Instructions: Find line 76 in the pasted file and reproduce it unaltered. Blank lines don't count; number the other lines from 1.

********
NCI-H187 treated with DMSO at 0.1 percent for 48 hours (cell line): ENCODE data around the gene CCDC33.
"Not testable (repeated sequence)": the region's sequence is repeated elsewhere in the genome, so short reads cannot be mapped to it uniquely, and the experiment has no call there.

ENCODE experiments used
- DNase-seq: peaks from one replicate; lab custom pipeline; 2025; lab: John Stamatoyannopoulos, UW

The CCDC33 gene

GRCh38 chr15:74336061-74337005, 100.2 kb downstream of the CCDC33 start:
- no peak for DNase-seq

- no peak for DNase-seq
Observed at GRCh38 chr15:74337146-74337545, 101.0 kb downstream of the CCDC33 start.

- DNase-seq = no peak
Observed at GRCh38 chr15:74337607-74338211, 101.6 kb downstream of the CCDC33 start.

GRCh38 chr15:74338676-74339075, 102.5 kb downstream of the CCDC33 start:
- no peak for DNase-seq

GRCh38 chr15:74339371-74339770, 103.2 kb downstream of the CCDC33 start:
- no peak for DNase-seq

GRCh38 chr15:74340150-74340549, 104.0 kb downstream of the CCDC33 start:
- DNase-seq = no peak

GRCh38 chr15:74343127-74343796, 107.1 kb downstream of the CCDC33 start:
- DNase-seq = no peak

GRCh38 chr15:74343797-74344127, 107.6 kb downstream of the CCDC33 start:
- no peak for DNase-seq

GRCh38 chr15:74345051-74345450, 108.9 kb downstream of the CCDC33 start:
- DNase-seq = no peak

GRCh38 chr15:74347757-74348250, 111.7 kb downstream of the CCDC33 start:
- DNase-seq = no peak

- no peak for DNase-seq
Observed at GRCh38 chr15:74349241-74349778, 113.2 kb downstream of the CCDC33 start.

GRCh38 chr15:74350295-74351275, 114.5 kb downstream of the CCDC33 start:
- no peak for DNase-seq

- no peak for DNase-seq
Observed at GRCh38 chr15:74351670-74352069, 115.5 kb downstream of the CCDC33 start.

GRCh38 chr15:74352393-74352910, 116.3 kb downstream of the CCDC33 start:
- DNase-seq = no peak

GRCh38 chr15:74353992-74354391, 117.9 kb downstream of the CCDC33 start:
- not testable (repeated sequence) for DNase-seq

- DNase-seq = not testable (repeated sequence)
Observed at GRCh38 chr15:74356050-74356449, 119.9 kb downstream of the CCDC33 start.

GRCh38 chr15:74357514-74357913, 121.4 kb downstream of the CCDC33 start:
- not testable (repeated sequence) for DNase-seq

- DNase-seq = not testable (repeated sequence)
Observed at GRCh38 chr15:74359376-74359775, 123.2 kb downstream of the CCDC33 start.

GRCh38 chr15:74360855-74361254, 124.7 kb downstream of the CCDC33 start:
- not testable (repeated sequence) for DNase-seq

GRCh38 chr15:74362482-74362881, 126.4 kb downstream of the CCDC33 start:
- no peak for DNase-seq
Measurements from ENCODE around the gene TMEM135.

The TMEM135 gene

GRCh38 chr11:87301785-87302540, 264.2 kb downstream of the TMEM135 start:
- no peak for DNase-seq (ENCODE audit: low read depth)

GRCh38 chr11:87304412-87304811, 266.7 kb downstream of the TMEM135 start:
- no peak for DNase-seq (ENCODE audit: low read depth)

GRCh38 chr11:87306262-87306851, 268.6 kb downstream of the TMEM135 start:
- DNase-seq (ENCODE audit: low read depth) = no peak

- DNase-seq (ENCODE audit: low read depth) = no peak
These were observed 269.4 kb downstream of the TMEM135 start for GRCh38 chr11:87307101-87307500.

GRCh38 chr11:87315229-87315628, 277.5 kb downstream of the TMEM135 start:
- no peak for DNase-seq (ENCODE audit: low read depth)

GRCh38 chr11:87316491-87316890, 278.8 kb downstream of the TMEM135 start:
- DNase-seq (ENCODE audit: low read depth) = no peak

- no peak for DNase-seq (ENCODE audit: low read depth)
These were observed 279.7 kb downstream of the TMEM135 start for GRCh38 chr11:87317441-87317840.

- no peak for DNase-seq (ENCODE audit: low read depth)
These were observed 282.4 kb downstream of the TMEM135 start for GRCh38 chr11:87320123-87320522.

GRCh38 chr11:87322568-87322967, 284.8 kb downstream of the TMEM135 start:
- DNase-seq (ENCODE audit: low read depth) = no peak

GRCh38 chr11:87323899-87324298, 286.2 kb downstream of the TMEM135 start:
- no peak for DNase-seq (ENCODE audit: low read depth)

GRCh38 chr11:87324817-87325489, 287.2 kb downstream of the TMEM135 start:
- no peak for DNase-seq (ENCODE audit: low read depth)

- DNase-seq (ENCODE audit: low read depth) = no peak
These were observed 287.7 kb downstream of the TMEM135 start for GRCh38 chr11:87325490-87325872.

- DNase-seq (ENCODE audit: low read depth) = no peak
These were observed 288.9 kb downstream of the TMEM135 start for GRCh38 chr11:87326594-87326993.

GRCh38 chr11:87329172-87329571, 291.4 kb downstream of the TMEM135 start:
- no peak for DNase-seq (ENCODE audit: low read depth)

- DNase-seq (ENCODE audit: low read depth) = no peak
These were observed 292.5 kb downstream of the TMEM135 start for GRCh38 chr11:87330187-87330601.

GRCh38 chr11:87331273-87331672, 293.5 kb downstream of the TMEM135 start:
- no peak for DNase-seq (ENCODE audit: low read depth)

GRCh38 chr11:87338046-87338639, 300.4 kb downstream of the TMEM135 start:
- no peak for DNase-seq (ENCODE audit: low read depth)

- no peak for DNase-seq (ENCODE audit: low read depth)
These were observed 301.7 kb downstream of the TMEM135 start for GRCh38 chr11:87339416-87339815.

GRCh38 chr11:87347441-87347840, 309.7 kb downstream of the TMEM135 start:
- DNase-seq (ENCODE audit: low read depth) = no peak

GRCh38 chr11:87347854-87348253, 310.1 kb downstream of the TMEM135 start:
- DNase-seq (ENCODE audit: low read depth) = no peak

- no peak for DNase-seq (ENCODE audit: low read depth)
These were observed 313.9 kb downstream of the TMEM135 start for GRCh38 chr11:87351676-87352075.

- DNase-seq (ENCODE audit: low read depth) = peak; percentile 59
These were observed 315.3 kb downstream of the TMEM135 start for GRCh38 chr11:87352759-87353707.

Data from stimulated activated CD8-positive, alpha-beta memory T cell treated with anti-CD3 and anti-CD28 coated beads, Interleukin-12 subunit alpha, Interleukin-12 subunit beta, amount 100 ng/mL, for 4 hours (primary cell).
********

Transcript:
- DNase-seq (ENCODE audit: low read depth) = no peak